Parent teacher interviews

June 12, 2011

Are you about to follow up hours of student report writing with parent-teacher interviews? These interviews offer

a great opportunity to build partnerships with the parents of your students. To maximise short interview times you need to be highly organised.

Make notes for each child. It can be helpful to create an index card or note page for each child listing key points. This will help you to remember key points you wish to discuss and can enable you quickly move from one interview to the next.

Make the space inviting. Arrange seating comfortably, dress professionally, and ensure lighting and room temperature are adequate. You may like to provide a dish of mints or biscuits.

Begin on a positive note. Begin the interview in a cheerful manner, thanking parents for their time and recounting something positive about their child. Ask them to share something in return perhaps they have noticed a particular interest or strength for their child. Remember, most parents are a little nervous and some will bring baggage to the interview. They may have had unpleasant school experiences, or a series of meetings focussed on their child’s difficulties or inappropriate behaviour. Take a moment to put parents at ease and reassure them that you value their time and care about their child.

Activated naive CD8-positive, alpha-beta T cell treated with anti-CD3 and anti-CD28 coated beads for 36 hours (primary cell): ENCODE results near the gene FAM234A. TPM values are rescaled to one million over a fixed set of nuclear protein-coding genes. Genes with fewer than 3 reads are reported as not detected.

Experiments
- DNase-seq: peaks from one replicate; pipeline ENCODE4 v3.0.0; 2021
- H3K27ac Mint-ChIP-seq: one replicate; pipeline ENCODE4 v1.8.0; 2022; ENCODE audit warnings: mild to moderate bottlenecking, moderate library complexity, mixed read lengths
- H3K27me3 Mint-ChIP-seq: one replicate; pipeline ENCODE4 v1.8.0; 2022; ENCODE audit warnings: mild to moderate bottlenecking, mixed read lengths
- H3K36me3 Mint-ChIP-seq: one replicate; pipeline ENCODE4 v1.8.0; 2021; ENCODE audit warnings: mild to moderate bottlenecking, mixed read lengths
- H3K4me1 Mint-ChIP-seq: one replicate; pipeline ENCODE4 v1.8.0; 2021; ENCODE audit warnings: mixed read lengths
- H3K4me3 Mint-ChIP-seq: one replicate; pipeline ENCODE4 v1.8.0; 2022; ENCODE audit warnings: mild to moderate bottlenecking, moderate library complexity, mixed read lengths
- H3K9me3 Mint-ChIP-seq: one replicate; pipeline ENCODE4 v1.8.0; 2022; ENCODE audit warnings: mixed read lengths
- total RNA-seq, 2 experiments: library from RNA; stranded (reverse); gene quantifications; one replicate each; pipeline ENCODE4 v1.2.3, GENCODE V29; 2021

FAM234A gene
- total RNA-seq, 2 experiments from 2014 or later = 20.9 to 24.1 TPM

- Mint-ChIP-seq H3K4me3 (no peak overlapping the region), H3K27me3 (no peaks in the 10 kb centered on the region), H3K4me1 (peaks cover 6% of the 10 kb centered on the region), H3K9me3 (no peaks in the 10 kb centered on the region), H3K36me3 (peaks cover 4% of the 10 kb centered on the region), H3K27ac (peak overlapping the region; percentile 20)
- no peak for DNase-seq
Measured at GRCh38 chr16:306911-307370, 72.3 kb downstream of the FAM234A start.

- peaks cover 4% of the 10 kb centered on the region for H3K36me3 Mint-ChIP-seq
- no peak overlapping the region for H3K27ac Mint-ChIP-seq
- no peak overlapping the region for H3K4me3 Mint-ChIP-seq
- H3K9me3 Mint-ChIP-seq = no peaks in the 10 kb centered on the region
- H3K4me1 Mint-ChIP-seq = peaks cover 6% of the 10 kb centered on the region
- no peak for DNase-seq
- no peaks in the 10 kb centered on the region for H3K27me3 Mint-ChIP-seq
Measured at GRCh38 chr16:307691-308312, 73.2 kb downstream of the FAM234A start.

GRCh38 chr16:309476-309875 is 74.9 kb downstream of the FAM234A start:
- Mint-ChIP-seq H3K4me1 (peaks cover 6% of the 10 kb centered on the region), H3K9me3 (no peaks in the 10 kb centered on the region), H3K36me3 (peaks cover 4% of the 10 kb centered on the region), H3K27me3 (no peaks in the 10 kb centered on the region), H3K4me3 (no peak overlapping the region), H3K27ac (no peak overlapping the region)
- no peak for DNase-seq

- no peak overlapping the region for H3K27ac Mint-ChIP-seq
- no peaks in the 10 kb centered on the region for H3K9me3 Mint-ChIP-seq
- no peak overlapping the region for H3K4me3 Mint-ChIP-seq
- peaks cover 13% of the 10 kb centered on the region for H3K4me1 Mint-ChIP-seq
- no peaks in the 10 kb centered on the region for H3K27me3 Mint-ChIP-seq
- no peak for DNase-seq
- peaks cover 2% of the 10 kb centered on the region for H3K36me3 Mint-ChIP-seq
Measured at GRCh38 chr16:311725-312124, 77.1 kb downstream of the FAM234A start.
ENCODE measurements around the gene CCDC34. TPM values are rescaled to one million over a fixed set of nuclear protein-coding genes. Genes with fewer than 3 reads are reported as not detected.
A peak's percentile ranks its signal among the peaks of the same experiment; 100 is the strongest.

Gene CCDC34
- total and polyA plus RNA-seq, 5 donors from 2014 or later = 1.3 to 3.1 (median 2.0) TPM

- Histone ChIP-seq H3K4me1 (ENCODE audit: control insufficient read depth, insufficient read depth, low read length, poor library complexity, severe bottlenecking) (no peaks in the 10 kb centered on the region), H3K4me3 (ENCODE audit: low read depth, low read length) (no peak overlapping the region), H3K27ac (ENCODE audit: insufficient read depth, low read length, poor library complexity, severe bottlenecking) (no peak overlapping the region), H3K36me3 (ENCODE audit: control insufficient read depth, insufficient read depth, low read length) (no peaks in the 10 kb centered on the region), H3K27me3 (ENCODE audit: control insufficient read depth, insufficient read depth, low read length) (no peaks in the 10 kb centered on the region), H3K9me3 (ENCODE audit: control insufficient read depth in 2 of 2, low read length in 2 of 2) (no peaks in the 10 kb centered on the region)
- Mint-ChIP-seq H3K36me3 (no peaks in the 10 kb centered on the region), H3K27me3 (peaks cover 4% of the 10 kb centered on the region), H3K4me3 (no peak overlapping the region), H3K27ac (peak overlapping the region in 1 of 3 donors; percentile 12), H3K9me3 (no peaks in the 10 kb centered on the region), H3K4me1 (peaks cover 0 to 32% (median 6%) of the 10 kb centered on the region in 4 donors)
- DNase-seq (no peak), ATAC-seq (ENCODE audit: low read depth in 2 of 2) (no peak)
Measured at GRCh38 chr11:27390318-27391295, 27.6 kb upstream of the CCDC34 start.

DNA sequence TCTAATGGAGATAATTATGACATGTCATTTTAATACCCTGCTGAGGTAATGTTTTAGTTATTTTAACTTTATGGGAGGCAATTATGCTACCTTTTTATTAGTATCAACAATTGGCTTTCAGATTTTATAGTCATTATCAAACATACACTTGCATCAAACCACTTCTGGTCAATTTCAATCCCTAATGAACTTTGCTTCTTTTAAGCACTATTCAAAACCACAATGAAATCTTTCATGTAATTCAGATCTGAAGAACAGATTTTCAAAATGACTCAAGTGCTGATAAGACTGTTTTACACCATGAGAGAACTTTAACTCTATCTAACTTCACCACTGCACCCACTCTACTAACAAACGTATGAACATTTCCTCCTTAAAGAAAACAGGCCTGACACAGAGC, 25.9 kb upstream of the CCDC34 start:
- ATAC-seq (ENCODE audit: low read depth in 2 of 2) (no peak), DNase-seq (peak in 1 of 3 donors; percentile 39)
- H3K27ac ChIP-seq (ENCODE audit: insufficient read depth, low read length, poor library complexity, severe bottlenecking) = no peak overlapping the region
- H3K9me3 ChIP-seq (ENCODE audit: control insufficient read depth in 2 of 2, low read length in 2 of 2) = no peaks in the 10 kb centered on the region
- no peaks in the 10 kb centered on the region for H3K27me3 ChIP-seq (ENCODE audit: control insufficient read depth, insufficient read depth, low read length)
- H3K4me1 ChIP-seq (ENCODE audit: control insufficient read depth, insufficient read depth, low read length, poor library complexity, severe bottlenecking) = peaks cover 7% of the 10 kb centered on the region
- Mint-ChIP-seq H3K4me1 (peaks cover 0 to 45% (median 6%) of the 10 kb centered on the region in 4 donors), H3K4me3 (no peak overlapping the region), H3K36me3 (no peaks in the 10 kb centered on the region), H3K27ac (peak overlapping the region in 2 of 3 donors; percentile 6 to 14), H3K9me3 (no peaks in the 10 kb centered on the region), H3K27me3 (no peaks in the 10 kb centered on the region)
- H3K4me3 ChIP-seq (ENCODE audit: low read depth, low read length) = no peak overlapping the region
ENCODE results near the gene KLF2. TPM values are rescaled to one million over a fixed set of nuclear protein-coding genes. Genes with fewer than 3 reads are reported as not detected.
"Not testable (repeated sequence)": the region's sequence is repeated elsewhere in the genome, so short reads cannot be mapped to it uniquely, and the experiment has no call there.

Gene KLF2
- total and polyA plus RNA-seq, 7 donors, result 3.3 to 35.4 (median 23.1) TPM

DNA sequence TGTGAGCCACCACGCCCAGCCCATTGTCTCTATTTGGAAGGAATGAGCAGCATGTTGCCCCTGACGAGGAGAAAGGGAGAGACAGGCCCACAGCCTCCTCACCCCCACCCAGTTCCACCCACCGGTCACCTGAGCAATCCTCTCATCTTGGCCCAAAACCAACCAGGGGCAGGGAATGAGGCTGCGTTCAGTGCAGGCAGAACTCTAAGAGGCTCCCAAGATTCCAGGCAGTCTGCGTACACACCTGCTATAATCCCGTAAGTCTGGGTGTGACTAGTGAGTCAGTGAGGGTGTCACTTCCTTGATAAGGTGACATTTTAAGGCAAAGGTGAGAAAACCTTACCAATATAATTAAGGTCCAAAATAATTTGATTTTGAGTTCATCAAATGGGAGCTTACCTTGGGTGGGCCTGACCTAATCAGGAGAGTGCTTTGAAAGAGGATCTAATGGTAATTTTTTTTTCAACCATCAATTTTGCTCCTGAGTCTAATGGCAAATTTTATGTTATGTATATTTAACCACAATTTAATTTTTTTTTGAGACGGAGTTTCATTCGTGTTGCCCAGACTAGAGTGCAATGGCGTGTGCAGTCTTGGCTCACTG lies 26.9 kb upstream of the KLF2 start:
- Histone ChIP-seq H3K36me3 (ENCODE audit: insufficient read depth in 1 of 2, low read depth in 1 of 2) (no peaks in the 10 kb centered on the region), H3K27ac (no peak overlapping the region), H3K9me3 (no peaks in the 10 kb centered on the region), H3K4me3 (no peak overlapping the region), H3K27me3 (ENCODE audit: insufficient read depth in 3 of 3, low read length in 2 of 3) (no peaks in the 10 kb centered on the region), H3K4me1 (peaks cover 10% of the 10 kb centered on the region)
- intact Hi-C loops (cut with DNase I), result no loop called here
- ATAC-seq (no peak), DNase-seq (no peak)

Discuss mainly positive points. Ensure any negative points are balanced with something positive. If you have issues to raise related to learning or behaviour, limit the discussion to one or two that are of most concern.

Be proactive about the negatives. For each negative point explain what you will do at school to support the child and suggest a few strategies that parents might help with at home. It is helpful to have several samples of work or other information to support any issues raised.

Keep interviews to time. Don’t run late. If there is more that needs to be said, schedule a second meeting. It will be more difficult to engage and connect with parents if they have been kept waiting.

Take notes. Take notes about key information, particularly anything that needs to be followed up. Check you have a current contact number if you need to phone the parents following the interview.

Thank parents for their time. Remember to thank the parents at the conclusion of the interview and arrange a follow-up if there are points that need further discussion.

Remember, teachers and parents generally have the shared goal of wanting the best for the child.

* Note: for children whose parents do not live together, it may be wise to establish whether the parents prefer joint or separate interviews. In some cases where there is a high level of conflict between the parents it may be advisable to invite a senior staff member to join the interview regardless of whether both parents are being seen together or separately.